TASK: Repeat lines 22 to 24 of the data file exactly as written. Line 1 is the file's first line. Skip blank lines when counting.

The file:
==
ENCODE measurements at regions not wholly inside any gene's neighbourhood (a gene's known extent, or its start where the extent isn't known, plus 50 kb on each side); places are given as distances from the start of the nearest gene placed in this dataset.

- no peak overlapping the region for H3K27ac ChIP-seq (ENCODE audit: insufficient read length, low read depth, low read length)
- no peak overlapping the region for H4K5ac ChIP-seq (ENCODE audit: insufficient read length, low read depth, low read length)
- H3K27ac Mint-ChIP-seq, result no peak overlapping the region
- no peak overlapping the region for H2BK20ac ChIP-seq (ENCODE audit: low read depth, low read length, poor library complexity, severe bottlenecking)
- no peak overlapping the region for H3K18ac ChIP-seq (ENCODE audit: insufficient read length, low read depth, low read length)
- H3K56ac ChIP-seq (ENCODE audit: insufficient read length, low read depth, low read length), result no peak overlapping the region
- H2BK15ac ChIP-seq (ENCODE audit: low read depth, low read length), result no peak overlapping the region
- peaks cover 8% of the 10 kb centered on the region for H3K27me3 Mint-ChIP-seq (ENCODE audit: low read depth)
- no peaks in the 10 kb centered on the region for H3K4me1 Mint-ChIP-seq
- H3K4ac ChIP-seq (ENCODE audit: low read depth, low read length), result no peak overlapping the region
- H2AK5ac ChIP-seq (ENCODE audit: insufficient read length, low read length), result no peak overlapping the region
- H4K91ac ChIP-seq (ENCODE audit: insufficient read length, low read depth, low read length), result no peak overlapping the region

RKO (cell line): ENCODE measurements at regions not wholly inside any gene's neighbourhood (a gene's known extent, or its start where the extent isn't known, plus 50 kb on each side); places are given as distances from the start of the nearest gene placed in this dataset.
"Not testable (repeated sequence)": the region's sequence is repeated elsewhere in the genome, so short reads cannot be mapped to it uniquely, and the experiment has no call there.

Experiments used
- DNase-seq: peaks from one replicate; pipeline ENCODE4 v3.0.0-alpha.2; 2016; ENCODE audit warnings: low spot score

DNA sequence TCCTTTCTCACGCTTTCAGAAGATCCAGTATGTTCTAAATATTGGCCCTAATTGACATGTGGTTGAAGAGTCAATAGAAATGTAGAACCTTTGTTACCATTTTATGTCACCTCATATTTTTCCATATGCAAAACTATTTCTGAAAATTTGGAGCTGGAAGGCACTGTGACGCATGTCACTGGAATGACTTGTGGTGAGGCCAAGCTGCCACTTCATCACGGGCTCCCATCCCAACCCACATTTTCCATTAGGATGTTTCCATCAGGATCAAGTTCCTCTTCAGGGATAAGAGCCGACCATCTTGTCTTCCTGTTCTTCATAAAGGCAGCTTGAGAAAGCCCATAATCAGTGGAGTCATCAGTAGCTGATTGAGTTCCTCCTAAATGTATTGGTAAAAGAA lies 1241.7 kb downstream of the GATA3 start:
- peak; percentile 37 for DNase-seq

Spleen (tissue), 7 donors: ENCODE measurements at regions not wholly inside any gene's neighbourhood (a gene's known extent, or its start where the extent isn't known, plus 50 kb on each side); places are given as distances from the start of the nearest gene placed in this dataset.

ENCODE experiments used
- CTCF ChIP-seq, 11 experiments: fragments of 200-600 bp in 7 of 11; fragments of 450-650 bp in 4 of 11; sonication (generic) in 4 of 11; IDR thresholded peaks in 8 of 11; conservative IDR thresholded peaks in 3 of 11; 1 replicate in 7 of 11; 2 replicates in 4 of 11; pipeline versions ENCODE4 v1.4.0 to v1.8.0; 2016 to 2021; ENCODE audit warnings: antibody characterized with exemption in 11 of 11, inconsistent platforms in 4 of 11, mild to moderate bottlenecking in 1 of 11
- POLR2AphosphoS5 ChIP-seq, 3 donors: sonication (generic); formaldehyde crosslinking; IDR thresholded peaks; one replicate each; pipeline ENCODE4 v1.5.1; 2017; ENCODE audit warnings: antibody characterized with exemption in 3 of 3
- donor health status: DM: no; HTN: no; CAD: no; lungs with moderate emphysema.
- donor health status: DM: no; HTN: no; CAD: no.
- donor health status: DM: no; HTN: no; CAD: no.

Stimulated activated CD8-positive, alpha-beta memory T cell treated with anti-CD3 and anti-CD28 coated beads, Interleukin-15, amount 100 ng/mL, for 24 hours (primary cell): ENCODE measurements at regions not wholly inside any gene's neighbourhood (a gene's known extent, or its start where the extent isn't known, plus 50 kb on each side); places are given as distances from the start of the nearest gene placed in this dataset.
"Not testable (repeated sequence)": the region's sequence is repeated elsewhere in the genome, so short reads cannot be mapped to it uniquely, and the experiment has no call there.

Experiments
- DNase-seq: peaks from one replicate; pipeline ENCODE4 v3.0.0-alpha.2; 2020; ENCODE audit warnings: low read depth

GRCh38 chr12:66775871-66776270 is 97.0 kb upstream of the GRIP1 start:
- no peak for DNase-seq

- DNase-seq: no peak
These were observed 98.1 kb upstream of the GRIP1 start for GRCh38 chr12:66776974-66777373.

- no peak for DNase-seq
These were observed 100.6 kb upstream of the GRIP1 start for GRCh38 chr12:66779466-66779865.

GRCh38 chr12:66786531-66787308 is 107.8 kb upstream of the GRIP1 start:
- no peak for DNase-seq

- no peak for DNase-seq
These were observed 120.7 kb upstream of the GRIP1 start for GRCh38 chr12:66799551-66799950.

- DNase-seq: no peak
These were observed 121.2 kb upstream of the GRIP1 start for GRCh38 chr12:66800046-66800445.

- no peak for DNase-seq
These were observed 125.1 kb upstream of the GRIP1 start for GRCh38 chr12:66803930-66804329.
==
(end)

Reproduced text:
- CTCF ChIP-seq, 11 experiments: fragments of 200-600 bp in 7 of 11; fragments of 450-650 bp in 4 of 11; sonication (generic) in 4 of 11; IDR thresholded peaks in 8 of 11; conservative IDR thresholded peaks in 3 of 11; 1 replicate in 7 of 11; 2 replicates in 4 of 11; pipeline versions ENCODE4 v1.4.0 to v1.8.0; 2016 to 2021; ENCODE audit warnings: antibody characterized with exemption in 11 of 11, inconsistent platforms in 4 of 11, mild to moderate bottlenecking in 1 of 11
- POLR2AphosphoS5 ChIP-seq, 3 donors: sonication (generic); formaldehyde crosslinking; IDR thresholded peaks; one replicate each; pipeline ENCODE4 v1.5.1; 2017; ENCODE audit warnings: antibody characterized with exemption in 3 of 3
- donor health status: DM: no; HTN: no; CAD: no; lungs with moderate emphysema.